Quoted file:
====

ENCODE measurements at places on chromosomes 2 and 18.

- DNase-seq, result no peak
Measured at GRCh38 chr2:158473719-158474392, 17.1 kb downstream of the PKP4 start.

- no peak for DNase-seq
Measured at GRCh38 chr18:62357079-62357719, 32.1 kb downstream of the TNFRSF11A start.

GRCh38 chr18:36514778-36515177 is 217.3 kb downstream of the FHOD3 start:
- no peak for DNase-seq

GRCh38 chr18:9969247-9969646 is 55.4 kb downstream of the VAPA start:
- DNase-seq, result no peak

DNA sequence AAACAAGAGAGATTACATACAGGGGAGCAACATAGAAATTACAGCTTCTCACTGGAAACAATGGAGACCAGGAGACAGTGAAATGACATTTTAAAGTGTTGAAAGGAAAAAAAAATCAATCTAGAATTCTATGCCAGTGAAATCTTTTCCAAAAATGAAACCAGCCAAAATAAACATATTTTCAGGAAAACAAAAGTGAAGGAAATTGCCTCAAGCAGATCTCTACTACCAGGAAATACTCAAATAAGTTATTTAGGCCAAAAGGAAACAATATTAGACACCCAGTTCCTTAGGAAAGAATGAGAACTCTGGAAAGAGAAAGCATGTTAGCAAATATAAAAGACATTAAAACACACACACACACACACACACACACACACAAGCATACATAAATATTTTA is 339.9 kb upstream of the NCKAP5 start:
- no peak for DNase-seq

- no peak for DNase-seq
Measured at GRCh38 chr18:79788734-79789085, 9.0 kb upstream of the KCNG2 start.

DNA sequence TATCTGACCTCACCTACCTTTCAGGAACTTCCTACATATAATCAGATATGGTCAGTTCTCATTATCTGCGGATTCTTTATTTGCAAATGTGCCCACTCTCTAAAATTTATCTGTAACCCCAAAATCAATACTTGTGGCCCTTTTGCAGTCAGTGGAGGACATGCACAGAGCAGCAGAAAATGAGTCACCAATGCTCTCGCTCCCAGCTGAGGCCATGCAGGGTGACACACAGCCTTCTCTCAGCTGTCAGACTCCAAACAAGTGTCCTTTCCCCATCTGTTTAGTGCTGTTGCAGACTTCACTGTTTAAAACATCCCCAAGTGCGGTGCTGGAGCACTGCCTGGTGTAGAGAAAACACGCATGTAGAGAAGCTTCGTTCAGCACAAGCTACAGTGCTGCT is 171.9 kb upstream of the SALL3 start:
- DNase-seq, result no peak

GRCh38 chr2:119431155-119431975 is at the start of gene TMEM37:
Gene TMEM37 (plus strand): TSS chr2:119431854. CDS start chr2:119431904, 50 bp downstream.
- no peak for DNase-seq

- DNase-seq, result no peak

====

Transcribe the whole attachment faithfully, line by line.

ENCODE measurements at places on chromosomes 2 and 18.

- DNase-seq, result no peak
Measured at GRCh38 chr2:158473719-158474392, 17.1 kb downstream of the PKP4 start.

- no peak for DNase-seq
Measured at GRCh38 chr18:62357079-62357719, 32.1 kb downstream of the TNFRSF11A start.

GRCh38 chr18:36514778-36515177 is 217.3 kb downstream of the FHOD3 start:
- no peak for DNase-seq

GRCh38 chr18:9969247-9969646 is 55.4 kb downstream of the VAPA start:
- DNase-seq, result no peak

DNA sequence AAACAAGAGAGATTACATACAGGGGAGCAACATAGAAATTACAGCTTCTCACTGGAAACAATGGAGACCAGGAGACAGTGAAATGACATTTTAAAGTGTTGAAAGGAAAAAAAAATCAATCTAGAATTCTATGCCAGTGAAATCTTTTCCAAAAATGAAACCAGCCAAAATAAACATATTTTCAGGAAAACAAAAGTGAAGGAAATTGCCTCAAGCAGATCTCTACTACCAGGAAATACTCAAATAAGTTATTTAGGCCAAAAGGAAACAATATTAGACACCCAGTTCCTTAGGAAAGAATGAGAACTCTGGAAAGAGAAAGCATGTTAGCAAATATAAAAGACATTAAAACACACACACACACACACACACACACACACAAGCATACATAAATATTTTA is 339.9 kb upstream of the NCKAP5 start:
- no peak for DNase-seq

- no peak for DNase-seq
Measured at GRCh38 chr18:79788734-79789085, 9.0 kb upstream of the KCNG2 start.

DNA sequence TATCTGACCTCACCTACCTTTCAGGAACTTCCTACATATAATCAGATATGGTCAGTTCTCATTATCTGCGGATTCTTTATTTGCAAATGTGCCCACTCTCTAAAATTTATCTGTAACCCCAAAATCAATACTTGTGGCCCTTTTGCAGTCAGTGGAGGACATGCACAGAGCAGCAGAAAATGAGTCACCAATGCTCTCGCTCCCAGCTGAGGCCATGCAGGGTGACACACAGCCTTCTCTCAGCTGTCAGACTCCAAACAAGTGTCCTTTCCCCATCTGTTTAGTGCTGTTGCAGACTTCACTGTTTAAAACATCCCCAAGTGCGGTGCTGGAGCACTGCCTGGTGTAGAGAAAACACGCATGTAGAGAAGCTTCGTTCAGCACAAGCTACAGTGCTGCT is 171.9 kb upstream of the SALL3 start:
- DNase-seq, result no peak

GRCh38 chr2:119431155-119431975 is at the start of gene TMEM37:
Gene TMEM37 (plus strand): TSS chr2:119431854. CDS start chr2:119431904, 50 bp downstream.
- no peak for DNase-seq

- DNase-seq, result no peak